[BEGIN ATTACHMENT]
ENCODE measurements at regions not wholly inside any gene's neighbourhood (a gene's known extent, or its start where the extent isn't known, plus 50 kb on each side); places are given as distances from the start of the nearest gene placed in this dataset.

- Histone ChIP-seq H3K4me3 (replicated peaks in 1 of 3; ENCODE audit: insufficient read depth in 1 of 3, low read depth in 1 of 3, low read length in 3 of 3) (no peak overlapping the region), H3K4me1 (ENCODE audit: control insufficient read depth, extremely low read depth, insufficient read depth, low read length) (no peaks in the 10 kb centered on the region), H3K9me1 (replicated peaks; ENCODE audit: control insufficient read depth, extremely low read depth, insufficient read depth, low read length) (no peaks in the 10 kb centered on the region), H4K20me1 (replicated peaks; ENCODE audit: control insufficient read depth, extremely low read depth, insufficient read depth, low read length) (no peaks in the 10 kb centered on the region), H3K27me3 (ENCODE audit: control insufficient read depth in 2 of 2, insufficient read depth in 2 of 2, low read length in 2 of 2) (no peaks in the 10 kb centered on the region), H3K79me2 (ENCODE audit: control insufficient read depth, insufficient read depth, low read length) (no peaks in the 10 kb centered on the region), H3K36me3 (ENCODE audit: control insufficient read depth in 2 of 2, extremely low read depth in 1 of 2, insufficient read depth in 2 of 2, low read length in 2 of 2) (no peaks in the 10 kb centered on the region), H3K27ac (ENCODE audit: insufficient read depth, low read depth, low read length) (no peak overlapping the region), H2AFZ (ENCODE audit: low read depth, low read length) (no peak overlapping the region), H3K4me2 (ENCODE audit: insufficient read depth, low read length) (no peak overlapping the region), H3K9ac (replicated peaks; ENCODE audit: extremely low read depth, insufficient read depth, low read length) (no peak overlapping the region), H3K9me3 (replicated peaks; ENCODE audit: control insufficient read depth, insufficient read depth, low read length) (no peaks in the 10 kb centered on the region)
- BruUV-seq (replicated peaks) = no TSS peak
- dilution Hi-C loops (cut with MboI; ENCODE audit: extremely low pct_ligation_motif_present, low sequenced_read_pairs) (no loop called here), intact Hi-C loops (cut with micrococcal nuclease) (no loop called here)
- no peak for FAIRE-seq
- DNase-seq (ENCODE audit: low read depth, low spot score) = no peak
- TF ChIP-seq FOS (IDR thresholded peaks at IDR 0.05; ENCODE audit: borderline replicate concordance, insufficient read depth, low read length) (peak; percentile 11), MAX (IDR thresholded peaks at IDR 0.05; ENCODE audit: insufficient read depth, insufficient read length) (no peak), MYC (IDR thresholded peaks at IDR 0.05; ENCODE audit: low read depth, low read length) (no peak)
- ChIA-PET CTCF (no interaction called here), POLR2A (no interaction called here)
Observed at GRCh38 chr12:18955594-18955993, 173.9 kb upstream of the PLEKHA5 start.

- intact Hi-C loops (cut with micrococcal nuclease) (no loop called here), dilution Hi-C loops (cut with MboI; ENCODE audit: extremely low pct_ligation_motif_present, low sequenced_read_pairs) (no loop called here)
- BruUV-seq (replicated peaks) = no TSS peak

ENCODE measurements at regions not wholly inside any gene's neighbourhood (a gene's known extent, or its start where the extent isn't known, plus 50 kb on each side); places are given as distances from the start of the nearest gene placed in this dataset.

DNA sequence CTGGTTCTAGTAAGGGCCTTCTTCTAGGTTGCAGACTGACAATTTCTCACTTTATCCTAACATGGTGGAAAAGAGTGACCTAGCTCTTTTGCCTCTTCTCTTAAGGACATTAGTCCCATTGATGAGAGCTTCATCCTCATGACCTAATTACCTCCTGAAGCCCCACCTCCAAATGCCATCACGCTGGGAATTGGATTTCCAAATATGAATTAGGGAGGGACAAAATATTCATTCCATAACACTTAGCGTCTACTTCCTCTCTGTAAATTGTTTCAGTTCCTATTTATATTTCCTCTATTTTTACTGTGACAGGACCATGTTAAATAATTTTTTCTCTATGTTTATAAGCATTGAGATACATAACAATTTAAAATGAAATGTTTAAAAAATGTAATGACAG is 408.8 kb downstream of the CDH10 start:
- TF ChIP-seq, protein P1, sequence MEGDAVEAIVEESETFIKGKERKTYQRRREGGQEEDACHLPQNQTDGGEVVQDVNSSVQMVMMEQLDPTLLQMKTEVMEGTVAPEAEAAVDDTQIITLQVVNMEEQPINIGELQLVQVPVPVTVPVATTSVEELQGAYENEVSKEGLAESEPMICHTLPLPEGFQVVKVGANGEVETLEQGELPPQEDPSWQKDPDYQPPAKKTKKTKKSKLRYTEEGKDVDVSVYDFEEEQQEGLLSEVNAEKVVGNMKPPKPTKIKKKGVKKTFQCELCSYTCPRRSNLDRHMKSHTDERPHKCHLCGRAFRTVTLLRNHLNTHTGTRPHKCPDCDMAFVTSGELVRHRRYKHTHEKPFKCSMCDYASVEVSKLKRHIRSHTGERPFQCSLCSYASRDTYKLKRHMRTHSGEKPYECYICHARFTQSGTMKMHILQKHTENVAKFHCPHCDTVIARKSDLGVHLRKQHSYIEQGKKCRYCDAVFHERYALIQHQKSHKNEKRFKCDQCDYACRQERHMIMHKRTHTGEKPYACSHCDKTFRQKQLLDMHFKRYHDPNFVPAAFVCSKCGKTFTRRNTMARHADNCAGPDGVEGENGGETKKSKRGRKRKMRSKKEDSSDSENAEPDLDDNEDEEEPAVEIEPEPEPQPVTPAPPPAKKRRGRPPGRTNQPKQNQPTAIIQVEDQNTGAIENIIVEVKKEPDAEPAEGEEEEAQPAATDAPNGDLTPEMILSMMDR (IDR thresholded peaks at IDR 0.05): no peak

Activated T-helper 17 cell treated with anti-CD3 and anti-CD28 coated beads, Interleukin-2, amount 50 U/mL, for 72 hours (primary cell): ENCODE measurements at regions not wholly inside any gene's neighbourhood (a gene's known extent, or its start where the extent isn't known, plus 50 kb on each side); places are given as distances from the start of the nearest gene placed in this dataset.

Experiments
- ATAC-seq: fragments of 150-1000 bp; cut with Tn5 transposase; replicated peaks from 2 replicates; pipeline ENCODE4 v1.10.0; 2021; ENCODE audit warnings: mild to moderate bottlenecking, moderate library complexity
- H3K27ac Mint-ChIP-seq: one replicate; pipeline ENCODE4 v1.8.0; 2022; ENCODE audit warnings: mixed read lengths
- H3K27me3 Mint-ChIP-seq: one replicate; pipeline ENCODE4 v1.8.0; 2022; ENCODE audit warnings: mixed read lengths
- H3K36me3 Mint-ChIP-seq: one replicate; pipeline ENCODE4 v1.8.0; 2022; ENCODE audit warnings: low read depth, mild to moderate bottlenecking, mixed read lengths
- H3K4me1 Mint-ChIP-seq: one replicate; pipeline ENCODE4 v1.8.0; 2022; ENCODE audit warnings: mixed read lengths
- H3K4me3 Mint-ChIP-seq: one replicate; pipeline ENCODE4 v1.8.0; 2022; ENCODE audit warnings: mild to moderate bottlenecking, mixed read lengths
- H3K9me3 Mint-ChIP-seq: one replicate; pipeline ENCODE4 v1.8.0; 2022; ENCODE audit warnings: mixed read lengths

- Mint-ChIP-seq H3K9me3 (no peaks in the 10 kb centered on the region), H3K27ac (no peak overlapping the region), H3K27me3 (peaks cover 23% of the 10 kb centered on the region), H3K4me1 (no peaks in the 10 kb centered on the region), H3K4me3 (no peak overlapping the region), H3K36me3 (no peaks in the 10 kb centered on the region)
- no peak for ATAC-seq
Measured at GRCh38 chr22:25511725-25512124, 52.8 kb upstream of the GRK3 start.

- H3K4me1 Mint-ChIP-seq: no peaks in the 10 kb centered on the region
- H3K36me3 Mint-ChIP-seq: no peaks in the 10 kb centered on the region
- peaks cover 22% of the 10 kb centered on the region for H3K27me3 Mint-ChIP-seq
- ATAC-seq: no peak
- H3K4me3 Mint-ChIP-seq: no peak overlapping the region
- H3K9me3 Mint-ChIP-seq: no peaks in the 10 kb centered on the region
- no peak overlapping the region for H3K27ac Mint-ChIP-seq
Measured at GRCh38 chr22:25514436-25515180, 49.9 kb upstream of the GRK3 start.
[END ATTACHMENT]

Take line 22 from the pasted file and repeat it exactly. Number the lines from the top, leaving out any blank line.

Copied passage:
- H3K4me3 Mint-ChIP-seq: one replicate; pipeline ENCODE4 v1.8.0; 2022; ENCODE audit warnings: mild to moderate bottlenecking, mixed read lengths